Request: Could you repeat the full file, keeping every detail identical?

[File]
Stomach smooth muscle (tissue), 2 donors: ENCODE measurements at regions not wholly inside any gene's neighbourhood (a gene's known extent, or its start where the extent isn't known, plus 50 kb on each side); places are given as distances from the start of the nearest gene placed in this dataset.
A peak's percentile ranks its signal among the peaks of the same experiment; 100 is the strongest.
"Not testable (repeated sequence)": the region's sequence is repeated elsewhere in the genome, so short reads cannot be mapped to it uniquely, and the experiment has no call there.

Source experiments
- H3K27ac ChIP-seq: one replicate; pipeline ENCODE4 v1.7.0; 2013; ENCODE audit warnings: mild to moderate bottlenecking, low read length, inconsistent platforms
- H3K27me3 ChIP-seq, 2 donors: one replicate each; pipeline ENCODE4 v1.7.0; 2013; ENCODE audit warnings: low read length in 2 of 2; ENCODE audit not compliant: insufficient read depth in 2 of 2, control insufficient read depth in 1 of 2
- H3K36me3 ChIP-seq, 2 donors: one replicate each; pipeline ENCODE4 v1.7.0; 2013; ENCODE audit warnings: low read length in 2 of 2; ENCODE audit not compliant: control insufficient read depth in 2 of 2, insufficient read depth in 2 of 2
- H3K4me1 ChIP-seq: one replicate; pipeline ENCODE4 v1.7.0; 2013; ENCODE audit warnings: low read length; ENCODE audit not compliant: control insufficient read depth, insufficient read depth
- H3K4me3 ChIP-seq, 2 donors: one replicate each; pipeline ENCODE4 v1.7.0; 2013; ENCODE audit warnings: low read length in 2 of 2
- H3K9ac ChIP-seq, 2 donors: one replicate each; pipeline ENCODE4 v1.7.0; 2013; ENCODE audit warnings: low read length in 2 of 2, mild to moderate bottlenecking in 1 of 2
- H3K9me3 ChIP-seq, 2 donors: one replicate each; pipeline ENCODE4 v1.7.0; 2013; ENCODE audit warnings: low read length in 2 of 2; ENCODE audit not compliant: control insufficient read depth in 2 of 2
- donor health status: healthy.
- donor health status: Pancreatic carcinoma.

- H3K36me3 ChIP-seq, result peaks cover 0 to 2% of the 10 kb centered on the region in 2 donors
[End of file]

Stomach smooth muscle (tissue), 2 donors: ENCODE measurements at regions not wholly inside any gene's neighbourhood (a gene's known extent, or its start where the extent isn't known, plus 50 kb on each side); places are given as distances from the start of the nearest gene placed in this dataset.
A peak's percentile ranks its signal among the peaks of the same experiment; 100 is the strongest.
"Not testable (repeated sequence)": the region's sequence is repeated elsewhere in the genome, so short reads cannot be mapped to it uniquely, and the experiment has no call there.

Source experiments
- H3K27ac ChIP-seq: one replicate; pipeline ENCODE4 v1.7.0; 2013; ENCODE audit warnings: mild to moderate bottlenecking, low read length, inconsistent platforms
- H3K27me3 ChIP-seq, 2 donors: one replicate each; pipeline ENCODE4 v1.7.0; 2013; ENCODE audit warnings: low read length in 2 of 2; ENCODE audit not compliant: insufficient read depth in 2 of 2, control insufficient read depth in 1 of 2
- H3K36me3 ChIP-seq, 2 donors: one replicate each; pipeline ENCODE4 v1.7.0; 2013; ENCODE audit warnings: low read length in 2 of 2; ENCODE audit not compliant: control insufficient read depth in 2 of 2, insufficient read depth in 2 of 2
- H3K4me1 ChIP-seq: one replicate; pipeline ENCODE4 v1.7.0; 2013; ENCODE audit warnings: low read length; ENCODE audit not compliant: control insufficient read depth, insufficient read depth
- H3K4me3 ChIP-seq, 2 donors: one replicate each; pipeline ENCODE4 v1.7.0; 2013; ENCODE audit warnings: low read length in 2 of 2
- H3K9ac ChIP-seq, 2 donors: one replicate each; pipeline ENCODE4 v1.7.0; 2013; ENCODE audit warnings: low read length in 2 of 2, mild to moderate bottlenecking in 1 of 2
- H3K9me3 ChIP-seq, 2 donors: one replicate each; pipeline ENCODE4 v1.7.0; 2013; ENCODE audit warnings: low read length in 2 of 2; ENCODE audit not compliant: control insufficient read depth in 2 of 2
- donor health status: healthy.
- donor health status: Pancreatic carcinoma.

- H3K36me3 ChIP-seq, result peaks cover 0 to 2% of the 10 kb centered on the region in 2 donors